Date of Broadcast: 08 July 2012
Siem Reap river development (Feature)
For decades, the Siem Reap River has played an important role in the agricultural, touristic and environmental development of the region. However, the river is now suffering from high levels of pollution as hundreds of families build illegal settlements on its shores. Guesthouses and restaurants along its banks are also exacerbating the problem. Pollution has turned some parts of the river into shallow pockets of land which block the water flow leading to severe flooding during the rainy season. As a result, local authorities have devised a plan to curb the indiscriminate development including the relocation of more than 500 families. However, there are concerns about how the plan will be carried out and what kind of measures will be taken to assist the evicted people.
Growing up in prison (Main Story)
In Cambodia many children live in prison with their incarcerated mothers. Placed in overcrowded cells with limited access to food, clean water, healthcare and education, these children grow up under conditions that, according to experts and human rights advocates, are detrimental to their physical, mental and emotional wellbeing. Unfortunately, the government does not have the resources to address these children’ s needs, leaving female inmates with no other choice but to raise their children behind bars.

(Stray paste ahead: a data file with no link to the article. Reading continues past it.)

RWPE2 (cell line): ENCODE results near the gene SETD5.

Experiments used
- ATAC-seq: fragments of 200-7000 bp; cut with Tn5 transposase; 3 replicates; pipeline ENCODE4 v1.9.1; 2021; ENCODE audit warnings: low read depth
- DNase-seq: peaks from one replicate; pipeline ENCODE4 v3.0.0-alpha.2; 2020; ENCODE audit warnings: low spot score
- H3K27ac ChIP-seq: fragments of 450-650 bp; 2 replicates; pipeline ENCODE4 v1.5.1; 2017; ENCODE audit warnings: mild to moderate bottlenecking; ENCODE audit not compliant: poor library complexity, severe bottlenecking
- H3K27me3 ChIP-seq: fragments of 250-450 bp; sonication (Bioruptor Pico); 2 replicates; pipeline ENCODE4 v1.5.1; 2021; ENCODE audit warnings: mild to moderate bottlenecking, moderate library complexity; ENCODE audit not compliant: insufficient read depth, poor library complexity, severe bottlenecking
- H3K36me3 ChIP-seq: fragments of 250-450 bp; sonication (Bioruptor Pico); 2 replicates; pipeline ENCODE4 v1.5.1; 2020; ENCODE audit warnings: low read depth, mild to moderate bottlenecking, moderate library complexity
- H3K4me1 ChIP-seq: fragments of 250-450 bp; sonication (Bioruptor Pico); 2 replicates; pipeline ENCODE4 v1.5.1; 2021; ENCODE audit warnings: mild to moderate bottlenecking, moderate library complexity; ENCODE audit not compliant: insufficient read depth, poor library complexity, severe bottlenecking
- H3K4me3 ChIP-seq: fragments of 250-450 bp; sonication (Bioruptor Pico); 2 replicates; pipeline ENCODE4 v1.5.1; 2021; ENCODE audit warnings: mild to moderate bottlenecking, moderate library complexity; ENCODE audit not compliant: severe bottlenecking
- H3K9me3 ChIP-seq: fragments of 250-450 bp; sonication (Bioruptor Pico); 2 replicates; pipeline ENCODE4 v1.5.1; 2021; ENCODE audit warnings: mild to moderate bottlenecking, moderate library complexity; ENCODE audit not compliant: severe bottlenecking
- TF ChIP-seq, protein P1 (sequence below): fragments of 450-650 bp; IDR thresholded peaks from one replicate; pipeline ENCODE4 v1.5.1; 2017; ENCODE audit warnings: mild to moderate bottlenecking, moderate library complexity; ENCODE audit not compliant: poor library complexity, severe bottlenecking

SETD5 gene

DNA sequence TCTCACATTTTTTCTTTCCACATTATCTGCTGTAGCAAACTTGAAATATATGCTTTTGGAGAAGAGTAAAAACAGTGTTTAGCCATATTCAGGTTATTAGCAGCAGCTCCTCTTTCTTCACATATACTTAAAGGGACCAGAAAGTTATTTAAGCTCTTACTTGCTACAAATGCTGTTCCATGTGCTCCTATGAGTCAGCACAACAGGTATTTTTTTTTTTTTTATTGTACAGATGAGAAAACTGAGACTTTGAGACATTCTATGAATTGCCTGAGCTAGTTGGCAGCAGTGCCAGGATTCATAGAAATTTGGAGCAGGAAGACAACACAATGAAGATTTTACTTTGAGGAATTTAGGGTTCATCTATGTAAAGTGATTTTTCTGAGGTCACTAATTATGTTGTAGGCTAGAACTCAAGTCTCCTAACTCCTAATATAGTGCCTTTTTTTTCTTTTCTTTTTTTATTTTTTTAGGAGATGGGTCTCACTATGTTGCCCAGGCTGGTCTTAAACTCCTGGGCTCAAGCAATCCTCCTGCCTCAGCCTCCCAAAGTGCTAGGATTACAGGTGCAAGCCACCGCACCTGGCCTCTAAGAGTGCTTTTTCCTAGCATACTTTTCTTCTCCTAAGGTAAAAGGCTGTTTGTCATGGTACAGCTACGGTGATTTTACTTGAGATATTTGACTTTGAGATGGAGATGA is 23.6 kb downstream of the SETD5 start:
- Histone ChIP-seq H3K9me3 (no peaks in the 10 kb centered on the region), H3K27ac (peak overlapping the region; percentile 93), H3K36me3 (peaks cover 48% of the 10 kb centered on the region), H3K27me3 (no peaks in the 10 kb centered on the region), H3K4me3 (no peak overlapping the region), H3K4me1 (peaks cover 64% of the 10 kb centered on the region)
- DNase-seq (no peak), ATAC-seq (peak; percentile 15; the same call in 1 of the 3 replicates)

Cambodians have until July 15, 2012, to pay their road tax. Equity Weekly would like to remind people that time is running out and that if they do not comply they will face fines that are double the price of the tax.
Politics and society
Environmental experts discuss the benefits of carbon credits in the protection of the country’s forests and their communities.